5 Tips for Improving Anesthesia Efficiency

5 Tips for Improving Anesthesia Efficiency
Like Tweet Pin it Share Share Email

Providing anesthesia safely and efficiently is an important step in any surgery, where anesthesia is required. Improving the efficiency of anesthesia starts before, during and after surgery. Having an anesthesia service that runs smoothly can streamline procedures in the operating room, cutting back on cancellations, patient recovery time and improving the use of operating rooms. Here are 5 techniques to improve anesthesia service efficiency and safety.

1. Maximizing Operating Room staff efficiency

In the U.S anesthesia is normally administered by an anesthesiologist or a certified registered nurse anesthetist (CRNA). Anesthesiologists are physicians, they must complete four years of undergraduate studies, four years in medical school and 3 to four years in a residential program. CRNAs are required to have an undergrad degree, they must become a registered nurse, have one year of critical care experience and then complete a CRNA degree. CRNAs and anesthesiologists are both able to administer anesthesia, and in a study performed by Health Affairs, their researches found no increase in the number of deaths or complications in patients who were administered anesthesia by a CRNA. 15 states (currently 17) are already allowing CRNAs to administer anesthesia without supervision. For the 17 states that have overturned the law against requiring CRNA supervision using CRNA to maximize operating room efficiency is a must. Patient wait time and anxiety can be greatly reduced by using staff more efficiently.

2. Ensure patients are ready
Having medical supplies prepared at the beginning of the day can accelerate operating room turnover overtimes, and Reviewing patient paperwork the day before can shrink the number of cancellations and decrease pre-operation time.

3. Using pain management services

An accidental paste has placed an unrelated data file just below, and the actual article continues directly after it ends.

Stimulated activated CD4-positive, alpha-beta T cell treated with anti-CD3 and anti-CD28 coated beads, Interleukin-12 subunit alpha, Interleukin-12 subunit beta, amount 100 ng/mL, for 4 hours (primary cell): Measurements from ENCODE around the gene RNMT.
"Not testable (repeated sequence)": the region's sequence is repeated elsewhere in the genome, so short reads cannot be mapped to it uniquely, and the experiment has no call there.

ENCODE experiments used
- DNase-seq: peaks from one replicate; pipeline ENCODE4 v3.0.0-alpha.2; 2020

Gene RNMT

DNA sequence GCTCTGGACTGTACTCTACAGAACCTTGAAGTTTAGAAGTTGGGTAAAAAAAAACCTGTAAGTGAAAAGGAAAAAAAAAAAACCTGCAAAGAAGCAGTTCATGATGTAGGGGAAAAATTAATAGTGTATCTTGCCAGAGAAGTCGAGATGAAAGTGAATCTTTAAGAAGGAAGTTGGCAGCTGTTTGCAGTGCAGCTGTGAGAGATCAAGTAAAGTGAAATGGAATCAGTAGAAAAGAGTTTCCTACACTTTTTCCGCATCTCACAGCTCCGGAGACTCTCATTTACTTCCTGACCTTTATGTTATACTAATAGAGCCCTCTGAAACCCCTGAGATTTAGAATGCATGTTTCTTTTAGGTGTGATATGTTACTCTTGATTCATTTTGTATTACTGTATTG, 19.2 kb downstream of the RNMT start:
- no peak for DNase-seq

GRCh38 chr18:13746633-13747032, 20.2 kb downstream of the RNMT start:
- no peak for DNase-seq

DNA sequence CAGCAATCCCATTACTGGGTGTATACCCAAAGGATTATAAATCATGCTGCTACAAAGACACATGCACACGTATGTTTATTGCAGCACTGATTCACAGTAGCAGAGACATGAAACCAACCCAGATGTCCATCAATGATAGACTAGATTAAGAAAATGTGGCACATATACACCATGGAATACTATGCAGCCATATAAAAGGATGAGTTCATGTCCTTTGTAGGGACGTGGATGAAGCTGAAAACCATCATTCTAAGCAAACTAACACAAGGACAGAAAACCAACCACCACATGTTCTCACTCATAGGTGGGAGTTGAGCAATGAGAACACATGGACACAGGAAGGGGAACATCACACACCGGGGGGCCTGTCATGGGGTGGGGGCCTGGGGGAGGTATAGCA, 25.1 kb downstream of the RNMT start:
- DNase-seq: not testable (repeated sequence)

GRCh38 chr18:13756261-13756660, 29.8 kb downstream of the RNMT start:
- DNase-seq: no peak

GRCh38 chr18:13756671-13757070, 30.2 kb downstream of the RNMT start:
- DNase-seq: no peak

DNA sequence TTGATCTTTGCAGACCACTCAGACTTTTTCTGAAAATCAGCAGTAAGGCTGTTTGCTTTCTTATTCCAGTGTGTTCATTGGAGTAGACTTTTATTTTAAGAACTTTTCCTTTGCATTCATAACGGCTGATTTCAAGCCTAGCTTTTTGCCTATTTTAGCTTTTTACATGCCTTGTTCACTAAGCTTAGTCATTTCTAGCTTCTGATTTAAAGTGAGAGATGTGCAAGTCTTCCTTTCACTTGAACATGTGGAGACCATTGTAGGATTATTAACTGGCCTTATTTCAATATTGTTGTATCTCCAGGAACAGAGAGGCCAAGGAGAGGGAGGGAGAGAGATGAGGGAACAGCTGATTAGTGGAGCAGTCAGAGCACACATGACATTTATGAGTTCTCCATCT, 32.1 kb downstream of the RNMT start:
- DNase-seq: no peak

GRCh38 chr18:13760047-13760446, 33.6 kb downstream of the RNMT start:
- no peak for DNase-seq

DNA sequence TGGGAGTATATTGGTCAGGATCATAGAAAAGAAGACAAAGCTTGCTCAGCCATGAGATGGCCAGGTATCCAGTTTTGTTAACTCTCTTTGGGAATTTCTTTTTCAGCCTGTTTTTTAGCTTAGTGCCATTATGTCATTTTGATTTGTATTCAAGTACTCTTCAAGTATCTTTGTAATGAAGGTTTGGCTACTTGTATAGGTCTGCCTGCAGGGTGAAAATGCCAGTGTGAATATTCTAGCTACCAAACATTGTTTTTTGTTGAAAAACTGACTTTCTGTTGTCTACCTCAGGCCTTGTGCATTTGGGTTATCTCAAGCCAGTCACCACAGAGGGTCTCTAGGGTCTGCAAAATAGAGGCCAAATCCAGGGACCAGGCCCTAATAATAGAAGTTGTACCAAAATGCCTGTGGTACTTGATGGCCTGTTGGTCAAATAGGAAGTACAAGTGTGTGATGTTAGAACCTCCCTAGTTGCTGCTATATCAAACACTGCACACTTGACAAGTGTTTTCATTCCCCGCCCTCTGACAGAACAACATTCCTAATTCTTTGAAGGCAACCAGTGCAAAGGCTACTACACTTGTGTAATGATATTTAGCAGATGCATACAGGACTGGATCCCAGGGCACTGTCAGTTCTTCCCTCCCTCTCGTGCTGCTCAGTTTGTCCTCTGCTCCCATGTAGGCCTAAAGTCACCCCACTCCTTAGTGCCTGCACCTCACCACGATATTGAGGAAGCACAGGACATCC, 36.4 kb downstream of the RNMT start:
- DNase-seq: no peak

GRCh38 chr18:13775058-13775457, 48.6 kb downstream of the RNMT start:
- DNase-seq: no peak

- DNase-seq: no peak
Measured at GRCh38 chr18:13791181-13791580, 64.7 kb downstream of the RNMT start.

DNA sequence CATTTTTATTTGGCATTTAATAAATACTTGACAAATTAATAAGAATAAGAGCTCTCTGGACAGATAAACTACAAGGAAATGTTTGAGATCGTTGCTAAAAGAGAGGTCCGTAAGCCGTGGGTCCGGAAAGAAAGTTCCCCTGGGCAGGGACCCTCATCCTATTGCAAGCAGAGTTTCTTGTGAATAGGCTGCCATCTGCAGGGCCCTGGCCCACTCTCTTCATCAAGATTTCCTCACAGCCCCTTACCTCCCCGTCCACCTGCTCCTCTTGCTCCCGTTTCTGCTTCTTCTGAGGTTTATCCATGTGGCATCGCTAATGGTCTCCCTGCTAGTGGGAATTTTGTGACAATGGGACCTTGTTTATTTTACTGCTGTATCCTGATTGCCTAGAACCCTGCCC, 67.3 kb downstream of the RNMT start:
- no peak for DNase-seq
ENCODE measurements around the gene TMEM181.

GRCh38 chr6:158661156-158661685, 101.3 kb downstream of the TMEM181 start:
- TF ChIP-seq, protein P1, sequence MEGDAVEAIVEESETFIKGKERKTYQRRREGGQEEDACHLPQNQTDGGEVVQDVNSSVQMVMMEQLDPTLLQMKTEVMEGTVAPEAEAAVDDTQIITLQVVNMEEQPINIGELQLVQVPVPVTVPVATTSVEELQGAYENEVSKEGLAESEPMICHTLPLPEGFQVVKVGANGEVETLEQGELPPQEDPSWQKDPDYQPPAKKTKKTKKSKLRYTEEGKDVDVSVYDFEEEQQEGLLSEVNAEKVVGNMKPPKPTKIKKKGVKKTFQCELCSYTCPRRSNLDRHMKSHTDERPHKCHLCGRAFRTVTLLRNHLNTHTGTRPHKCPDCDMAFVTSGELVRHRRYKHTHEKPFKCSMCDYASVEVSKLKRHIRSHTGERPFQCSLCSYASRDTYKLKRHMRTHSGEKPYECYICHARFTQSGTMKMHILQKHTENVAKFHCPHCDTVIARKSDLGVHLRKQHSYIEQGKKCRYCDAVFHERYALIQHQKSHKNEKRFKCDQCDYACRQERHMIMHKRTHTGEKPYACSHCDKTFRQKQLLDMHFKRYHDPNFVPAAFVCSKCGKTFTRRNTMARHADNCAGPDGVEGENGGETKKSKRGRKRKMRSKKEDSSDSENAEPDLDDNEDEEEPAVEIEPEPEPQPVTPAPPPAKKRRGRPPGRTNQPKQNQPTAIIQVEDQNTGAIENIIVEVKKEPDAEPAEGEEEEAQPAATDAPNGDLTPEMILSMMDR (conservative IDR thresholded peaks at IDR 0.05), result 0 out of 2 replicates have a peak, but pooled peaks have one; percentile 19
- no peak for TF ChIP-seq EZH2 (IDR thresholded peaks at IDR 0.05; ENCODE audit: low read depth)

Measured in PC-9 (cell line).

using Multimodal Analgesia methods can reduce patient discomfort post-operation. Combining local anesthesia with multimodal Analgesia methods can reduce toxicity due to local anesthesia. Combining multimodal Analgesia methods and local anesthesia lowers the amount of local anesthesia required. Using opioids in conjunction with an adjuvant drug can extend the effects of the opioids. Opioids are known to produce negative symptoms such as nausea, drowsiness and slow breathing, Lowering the dose of opioids can increase patient comfort. Utilizing Multimodal Analgesia methods can greatly increase patient comfort post-op and reduce the need for additional care.

4. Preventing nausea before post-vare
A patient that is more likely to experience nausea post-operation should be pre-medicate for nausea. Non-smokers, women, motion sickness sufferers, and patients taking opioids after surgery are more likely to suffer from vomiting and nausea afterwards. Administering fluid therapy and anti-nausea medications like Zofran pre-surgery can reduce nausea and vomiting for high-risk patients.

5. Better communication
Poor communication between operating room staff can lead to poor efficiency and a potentially poor experience for patients. A properly planned surgery can reduce the amount of time a patient is required to be on a ventilator due to the improper spacing of anesthesia doses. The surgeon and anesthesia staff should communicate about scheduling, to figure out how much time will be required for each surgery. Surgeries that are properly spaced out can reduce patient anxiety and maximize staff efficiency. Patients should understand pre-surgery requirements such as what to expect from the procedure and information about when they can eat or drink.

Utilizing staff better, preparing patients properly and increasing communication between operating room staff, are a few of the ways that patient and staff experience can be improved during the anesthesia process.